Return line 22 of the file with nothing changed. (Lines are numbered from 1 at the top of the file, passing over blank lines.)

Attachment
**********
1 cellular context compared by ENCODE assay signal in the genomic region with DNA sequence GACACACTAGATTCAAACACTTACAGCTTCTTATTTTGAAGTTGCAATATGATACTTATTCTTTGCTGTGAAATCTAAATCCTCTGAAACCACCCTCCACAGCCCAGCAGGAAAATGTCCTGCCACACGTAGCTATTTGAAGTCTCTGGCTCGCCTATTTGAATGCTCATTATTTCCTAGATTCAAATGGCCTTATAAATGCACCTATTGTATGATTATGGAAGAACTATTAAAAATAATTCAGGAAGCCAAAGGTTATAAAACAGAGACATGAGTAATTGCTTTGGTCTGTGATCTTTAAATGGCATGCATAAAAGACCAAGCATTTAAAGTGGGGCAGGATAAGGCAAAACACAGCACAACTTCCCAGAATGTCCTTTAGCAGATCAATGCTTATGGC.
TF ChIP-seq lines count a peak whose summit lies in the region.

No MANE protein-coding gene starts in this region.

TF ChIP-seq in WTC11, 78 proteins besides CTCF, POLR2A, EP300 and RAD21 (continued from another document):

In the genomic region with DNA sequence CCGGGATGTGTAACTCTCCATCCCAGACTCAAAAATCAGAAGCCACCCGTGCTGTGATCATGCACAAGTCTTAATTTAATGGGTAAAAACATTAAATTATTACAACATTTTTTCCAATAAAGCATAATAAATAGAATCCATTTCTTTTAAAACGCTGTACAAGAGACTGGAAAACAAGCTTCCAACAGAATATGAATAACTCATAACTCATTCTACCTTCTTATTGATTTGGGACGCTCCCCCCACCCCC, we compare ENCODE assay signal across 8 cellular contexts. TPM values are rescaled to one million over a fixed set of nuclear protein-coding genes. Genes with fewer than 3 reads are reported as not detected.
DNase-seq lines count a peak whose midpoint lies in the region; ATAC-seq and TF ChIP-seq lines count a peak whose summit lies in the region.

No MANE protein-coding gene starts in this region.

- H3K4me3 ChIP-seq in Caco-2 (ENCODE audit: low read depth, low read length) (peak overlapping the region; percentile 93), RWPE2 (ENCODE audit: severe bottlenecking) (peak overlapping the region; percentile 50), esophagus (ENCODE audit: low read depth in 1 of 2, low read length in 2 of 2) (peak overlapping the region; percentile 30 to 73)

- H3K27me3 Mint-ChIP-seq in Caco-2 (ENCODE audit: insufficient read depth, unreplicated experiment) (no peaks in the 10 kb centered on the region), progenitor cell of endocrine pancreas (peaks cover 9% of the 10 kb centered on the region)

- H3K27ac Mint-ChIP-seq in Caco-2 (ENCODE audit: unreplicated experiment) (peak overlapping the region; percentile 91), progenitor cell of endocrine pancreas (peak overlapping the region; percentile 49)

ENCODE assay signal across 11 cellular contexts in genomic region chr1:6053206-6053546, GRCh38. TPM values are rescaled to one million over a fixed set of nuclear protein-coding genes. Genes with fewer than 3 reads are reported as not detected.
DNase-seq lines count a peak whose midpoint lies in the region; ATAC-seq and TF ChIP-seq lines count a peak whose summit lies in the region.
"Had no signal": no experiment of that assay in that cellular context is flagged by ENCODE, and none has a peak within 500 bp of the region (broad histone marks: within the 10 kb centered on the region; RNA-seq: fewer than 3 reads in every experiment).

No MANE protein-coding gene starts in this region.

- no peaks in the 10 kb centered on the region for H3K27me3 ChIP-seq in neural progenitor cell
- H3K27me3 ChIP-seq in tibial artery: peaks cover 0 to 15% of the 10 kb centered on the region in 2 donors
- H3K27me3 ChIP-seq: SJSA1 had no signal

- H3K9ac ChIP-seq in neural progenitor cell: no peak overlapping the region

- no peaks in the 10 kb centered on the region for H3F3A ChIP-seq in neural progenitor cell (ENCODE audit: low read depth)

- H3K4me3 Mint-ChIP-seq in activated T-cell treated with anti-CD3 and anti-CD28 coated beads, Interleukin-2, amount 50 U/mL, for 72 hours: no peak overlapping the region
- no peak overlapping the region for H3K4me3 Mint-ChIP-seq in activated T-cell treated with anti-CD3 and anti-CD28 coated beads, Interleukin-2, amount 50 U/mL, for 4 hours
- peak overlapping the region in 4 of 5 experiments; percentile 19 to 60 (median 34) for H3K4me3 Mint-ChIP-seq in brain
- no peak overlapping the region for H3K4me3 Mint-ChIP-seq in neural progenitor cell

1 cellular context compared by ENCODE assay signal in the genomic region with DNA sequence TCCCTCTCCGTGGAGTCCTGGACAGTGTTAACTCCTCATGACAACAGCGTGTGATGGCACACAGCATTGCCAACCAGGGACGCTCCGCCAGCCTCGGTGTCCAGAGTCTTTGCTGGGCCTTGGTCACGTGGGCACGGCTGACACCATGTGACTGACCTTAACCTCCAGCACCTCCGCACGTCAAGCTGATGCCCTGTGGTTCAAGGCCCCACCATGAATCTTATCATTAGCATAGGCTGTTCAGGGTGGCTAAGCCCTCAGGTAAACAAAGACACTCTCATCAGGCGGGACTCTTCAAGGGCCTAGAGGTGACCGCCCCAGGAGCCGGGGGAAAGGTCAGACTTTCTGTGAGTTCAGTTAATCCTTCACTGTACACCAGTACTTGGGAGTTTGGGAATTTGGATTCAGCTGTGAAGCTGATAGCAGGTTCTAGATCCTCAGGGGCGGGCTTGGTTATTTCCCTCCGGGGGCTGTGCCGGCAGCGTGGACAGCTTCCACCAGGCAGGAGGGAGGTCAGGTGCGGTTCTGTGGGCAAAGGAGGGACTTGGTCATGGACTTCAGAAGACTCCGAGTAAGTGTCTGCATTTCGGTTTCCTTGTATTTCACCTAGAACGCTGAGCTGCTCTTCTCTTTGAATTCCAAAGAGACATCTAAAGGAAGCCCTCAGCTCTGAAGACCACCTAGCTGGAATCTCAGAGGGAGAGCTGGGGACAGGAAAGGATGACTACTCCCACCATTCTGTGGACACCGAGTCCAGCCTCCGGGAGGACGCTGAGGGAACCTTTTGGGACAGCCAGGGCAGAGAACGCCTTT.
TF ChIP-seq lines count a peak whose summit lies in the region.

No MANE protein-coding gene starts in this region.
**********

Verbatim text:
- peak overlapping the region in 4 of 5 experiments; percentile 19 to 60 (median 34) for H3K4me3 Mint-ChIP-seq in brain